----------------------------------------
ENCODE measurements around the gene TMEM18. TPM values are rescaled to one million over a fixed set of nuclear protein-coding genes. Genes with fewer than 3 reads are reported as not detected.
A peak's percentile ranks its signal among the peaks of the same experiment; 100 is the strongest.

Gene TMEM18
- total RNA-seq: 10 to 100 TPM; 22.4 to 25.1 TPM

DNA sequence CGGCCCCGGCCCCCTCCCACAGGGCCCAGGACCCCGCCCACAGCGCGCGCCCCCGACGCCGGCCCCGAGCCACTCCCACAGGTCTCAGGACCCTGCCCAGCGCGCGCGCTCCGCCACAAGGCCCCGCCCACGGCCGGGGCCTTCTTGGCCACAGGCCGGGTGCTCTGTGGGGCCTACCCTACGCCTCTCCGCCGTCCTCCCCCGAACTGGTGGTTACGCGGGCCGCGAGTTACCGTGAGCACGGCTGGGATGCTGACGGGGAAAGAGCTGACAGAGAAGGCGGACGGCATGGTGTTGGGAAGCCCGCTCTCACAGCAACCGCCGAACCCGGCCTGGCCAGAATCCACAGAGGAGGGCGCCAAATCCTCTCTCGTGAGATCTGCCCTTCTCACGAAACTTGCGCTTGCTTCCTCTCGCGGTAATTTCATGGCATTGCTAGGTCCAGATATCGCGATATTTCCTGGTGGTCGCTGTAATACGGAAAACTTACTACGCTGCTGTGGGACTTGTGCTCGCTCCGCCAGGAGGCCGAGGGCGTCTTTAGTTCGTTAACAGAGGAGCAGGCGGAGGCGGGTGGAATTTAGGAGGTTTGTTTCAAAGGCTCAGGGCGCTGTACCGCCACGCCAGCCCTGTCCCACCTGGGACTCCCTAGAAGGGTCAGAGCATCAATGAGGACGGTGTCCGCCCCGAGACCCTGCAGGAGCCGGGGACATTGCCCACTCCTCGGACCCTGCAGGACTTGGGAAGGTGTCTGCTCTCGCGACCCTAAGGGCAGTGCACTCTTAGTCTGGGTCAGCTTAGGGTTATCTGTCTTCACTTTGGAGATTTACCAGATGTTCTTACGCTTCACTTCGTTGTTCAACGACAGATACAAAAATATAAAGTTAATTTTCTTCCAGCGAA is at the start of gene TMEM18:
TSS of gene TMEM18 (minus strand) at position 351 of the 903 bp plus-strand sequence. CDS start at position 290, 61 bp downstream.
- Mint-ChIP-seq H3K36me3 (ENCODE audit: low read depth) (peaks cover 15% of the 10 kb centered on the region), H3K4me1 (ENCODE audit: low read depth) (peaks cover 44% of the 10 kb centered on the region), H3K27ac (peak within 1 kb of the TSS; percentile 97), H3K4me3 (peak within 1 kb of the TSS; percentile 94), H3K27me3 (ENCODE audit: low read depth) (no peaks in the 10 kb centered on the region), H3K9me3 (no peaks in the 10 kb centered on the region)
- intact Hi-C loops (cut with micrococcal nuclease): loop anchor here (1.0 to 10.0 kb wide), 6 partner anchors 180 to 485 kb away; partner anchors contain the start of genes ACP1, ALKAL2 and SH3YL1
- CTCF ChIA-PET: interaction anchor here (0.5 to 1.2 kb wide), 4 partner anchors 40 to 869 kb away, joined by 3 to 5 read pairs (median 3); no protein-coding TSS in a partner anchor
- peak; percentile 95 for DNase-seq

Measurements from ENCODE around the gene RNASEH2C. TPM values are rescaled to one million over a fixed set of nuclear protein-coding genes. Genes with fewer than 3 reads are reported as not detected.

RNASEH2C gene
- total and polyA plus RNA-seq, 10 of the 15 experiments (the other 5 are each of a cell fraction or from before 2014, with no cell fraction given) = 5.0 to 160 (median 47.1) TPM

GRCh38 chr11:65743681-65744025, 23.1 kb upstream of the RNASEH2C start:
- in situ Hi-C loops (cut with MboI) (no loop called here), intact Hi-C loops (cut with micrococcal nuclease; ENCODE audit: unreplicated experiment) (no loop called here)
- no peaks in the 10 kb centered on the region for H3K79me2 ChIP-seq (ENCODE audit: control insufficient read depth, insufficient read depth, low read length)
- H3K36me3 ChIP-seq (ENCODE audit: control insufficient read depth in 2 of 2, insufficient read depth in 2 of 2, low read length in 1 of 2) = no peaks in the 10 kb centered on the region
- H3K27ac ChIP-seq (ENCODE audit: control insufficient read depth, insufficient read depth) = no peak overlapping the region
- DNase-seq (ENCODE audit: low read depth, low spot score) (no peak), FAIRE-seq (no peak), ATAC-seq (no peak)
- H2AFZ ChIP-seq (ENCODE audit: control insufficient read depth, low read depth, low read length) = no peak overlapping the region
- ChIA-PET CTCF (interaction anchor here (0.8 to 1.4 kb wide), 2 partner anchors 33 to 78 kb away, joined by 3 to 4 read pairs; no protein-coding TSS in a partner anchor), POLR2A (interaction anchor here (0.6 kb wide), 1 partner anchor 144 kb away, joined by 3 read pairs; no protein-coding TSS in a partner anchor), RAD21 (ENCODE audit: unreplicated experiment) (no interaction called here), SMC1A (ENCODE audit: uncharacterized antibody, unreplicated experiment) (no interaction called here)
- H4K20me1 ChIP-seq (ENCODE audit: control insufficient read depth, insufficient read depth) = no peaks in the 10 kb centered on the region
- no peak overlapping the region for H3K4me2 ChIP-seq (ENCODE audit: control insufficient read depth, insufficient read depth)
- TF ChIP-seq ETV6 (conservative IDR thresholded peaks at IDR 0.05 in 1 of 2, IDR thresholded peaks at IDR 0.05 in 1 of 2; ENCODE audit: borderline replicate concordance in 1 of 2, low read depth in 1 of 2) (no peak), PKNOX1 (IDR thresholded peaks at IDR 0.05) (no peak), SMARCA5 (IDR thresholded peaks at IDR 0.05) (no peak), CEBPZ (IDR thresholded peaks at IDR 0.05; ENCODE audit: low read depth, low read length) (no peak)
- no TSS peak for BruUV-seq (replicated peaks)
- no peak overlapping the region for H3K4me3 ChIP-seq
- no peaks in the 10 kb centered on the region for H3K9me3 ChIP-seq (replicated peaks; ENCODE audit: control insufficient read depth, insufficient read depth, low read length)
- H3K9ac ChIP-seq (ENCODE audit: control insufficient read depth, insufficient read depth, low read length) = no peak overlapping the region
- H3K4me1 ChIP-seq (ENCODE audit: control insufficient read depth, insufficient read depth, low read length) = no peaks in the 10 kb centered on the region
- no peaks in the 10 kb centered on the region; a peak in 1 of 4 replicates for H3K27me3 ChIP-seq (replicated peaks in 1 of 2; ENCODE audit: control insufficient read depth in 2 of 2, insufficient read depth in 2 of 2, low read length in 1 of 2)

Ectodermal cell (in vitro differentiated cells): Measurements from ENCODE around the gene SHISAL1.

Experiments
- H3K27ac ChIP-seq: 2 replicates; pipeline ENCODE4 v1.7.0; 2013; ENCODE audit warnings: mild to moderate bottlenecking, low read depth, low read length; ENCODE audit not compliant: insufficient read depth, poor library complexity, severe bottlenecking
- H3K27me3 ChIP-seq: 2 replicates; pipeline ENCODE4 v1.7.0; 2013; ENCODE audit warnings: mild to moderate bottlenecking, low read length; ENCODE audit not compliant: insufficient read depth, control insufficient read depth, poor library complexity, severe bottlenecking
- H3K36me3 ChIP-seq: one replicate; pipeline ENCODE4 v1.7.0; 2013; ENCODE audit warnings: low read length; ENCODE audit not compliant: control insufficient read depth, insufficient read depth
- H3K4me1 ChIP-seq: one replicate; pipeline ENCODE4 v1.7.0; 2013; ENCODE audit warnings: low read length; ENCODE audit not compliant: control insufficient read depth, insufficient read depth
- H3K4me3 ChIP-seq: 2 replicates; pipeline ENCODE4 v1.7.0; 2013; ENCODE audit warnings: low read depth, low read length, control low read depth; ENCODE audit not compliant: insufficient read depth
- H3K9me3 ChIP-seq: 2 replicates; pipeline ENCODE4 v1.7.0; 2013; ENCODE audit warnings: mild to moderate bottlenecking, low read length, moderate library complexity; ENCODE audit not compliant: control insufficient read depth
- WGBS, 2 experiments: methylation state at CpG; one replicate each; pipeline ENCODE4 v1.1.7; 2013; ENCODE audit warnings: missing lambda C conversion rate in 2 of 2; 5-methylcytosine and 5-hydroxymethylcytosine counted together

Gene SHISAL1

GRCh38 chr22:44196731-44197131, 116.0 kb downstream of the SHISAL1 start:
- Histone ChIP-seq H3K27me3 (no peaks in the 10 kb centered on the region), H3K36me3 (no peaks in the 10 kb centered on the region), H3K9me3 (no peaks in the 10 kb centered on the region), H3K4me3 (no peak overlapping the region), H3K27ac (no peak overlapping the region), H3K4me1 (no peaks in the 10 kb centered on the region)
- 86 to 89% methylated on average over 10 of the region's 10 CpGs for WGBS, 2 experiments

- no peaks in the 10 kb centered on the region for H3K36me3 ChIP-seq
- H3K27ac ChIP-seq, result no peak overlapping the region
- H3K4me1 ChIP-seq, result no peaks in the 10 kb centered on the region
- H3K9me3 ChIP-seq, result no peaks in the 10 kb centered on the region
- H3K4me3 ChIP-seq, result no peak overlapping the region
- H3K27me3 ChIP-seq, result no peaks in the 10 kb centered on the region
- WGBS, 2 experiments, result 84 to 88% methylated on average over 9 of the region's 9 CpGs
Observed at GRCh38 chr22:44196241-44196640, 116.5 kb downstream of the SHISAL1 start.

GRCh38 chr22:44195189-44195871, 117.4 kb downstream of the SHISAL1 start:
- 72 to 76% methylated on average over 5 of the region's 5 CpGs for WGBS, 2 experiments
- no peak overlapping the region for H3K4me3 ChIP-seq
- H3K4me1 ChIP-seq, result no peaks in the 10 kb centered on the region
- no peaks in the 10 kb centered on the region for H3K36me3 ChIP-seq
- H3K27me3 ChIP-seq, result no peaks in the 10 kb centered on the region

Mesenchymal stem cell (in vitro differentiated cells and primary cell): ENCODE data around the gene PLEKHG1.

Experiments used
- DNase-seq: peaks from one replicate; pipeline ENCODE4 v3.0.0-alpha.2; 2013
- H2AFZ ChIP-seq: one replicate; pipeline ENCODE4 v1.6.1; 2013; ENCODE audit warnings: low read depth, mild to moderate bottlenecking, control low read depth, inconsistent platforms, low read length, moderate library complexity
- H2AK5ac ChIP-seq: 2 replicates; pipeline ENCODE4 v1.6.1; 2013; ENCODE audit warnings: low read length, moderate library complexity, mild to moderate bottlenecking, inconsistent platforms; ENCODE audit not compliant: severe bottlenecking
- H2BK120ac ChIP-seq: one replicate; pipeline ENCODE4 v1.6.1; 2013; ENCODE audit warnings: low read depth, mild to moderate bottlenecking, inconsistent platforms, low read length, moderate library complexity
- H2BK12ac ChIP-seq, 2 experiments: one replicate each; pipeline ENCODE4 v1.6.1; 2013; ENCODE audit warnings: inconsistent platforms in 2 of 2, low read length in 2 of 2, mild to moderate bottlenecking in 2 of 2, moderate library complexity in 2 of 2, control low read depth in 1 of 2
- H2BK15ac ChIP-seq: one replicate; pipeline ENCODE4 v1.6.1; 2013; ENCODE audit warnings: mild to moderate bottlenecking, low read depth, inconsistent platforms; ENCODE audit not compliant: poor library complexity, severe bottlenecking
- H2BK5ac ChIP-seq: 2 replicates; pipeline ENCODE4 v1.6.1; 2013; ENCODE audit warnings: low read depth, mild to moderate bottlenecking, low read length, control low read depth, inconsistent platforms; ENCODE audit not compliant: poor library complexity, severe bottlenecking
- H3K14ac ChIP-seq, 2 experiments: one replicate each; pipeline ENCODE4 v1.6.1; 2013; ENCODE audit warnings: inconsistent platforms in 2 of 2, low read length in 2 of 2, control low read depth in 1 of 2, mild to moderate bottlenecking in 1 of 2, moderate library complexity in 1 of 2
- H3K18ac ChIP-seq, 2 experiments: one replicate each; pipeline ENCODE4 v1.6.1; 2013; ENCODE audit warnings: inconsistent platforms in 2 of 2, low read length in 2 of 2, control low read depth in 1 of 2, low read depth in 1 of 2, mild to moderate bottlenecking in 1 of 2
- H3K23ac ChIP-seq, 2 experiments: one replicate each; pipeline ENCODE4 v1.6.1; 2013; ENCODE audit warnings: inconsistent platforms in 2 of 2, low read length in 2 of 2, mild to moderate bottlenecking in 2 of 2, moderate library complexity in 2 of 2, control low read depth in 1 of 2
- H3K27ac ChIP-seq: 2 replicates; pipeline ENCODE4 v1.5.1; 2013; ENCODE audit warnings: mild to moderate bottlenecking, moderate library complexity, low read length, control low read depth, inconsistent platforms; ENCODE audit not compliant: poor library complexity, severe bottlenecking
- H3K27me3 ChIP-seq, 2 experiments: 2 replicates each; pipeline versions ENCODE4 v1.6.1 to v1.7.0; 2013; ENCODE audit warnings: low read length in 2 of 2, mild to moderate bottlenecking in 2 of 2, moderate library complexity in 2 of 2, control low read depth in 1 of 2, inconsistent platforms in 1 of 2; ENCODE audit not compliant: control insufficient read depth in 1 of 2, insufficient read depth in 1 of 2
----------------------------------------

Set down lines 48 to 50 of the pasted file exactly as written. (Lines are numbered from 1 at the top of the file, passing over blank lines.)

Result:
- H3K4me3 ChIP-seq, result no peak overlapping the region
- H3K27me3 ChIP-seq, result no peaks in the 10 kb centered on the region
- WGBS, 2 experiments, result 84 to 88% methylated on average over 9 of the region's 9 CpGs